This is a newish garden that has emerged from behind fencing following the restoration of the historic Toynbee Hall in Whitechapel.

When Toynbee Hall was built in the 1880s, it stood in a courtyard hidden behind a row of shops, but then WW2 got rid of the shops, and after the war, the ruins were taken down and the space was turned into a garden, but with a high wall and its back to the main road, facing the hall instead. It was a private space.

Initially, I thought this pocket park would have been called Toynbee Hall Gardens, but no, it’s Mallon Gardens, named after Jimmy Mallon C.H., an economist and social reformer who was Warden of Toynbee Hall for over 30 years. A blue plaque is on the Hall behind the garden in memory of his work.

The post-war gardens were sunken, probably aligned with the basements of the demolished shop ruins, and relaid in the 1970s in a style that can be politely described as more paving than planting. A solid brick wall that hid it from the street was replaced with metal railings in 2009, and although now open to the public, it wasn’t obviously so, as the gate facing the street was often closed.

As part of a wider project in the area to build homes to fund the charity works at Toynbee Hall, it was also agreed that the garden would cease to be a barrier to the site, and become a welcoming space instead. Originally intended to be a paved courtyard with some planting, they’ve flipped the design around and laid large lawns instead. The sunken space was filled in and brought up to street level, with a slight barrier bump in the grass in front.

A table tennis table sits in the middle, and new planting is starting to climb up a sidewall. Several trees were retained from the old garden at the rear, but it seems that a large beech tree had to be taken down.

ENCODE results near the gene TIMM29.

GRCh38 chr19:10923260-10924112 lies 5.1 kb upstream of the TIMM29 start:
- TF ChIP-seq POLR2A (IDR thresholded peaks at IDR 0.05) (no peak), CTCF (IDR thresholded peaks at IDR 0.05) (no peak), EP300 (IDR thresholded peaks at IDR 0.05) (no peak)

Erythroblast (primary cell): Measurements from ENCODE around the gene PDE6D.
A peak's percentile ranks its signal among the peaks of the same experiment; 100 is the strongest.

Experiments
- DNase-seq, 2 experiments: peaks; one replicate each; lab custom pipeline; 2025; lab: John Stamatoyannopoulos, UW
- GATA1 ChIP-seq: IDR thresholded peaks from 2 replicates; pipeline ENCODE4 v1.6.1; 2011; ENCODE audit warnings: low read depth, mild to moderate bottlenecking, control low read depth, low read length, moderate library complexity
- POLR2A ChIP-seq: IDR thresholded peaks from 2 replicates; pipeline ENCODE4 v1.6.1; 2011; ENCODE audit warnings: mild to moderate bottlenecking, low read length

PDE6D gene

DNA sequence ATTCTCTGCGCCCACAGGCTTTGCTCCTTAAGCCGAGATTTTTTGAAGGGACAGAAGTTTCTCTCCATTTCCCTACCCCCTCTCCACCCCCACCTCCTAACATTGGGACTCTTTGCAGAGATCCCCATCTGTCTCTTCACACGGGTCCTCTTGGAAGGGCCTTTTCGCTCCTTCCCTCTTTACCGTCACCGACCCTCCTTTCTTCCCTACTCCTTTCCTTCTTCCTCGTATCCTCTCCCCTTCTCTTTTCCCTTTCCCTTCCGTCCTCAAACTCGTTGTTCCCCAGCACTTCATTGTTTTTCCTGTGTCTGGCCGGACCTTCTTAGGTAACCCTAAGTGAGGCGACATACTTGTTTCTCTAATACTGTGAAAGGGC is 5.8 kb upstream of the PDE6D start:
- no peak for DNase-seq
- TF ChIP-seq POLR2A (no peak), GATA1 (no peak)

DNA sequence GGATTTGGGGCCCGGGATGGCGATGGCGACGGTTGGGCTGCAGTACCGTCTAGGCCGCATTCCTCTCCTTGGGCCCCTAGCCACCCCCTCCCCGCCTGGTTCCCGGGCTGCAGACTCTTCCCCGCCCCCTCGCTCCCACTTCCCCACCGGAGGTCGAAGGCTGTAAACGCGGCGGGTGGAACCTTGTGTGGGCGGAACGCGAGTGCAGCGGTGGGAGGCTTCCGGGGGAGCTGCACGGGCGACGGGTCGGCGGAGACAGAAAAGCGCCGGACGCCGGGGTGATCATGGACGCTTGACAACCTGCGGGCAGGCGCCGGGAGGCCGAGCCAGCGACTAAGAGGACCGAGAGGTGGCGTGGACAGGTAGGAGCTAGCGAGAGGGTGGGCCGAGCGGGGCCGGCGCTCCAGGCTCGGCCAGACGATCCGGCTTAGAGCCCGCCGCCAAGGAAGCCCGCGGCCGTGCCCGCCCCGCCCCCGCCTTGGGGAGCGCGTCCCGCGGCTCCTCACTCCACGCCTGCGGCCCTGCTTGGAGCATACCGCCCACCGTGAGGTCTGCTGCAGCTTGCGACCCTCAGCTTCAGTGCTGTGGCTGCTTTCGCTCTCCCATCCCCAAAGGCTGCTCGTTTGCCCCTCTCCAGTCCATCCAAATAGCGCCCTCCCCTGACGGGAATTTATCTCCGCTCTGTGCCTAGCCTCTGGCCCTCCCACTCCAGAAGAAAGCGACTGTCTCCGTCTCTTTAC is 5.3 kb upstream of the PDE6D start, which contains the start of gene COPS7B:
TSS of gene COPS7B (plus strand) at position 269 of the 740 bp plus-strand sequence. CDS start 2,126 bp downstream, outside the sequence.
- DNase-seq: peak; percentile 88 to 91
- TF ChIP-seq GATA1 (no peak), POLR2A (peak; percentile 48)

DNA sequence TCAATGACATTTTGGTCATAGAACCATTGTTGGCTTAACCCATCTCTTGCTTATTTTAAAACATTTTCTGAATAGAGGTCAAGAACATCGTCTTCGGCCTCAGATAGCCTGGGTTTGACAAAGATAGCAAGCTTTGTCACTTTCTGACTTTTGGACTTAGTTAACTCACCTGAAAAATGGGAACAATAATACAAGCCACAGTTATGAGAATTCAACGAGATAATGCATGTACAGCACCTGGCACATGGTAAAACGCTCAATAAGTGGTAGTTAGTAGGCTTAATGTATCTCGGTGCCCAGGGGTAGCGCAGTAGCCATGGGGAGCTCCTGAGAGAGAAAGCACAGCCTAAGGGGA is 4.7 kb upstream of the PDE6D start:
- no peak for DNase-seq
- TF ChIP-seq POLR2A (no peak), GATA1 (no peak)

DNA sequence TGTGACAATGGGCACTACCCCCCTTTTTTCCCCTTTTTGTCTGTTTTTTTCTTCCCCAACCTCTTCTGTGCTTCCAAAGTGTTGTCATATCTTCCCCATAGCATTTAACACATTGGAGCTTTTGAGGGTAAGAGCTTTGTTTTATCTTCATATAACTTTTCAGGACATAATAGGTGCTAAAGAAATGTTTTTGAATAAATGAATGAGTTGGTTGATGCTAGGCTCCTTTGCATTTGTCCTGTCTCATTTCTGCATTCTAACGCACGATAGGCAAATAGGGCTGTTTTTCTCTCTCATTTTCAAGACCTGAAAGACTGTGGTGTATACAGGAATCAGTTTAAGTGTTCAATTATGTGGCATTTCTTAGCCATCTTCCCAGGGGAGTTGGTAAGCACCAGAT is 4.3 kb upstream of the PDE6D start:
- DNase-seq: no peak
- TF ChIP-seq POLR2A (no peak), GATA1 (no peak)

To one side, there’s a steeped area, a legacy of when the garden was sunken and let light into a basement next to it. These planted steps will keep the light flowing into the rooms. Do also look for the old clock, from the demolished church that used to be on this site. It’s a hidden delight you’ll only spy if you go to the back of the garden.

On my visit, this still very new garden already had rubbish dumped on it, maybe a sign of unpleasant people, or a recognition that this new public space is already attracting visitors, which is what it was designed to do.

Probably the biggest change is only noticeable to people who knew what the area looked like in the past — as the grand Toynbee Hall was not easily visible from the main road, but now that the garden has been opened up, it delightful highlights the old building.

A perfect lawn to a country mansion, and to be found in East London.


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  1. Karen Hart says:

    Thanks for highlighting this new space in the East-end. Under usual circumstance the Hall is open to the pubic and tells the many stories of those people, organisations and issues that have formed Toynbee Hall since 1884.

    The overall site recently won a well deserved award from New London Architecture, supported by the Mayor of London

  2. Nicholas Bennett says:

    I remember it as an ‘A’ level student in the late 1960s when the main buildings of the ILEA’s East London College were on the right hand side. The ancillary building was the Davenant Building about half mile a way on the Whitechapel Road.

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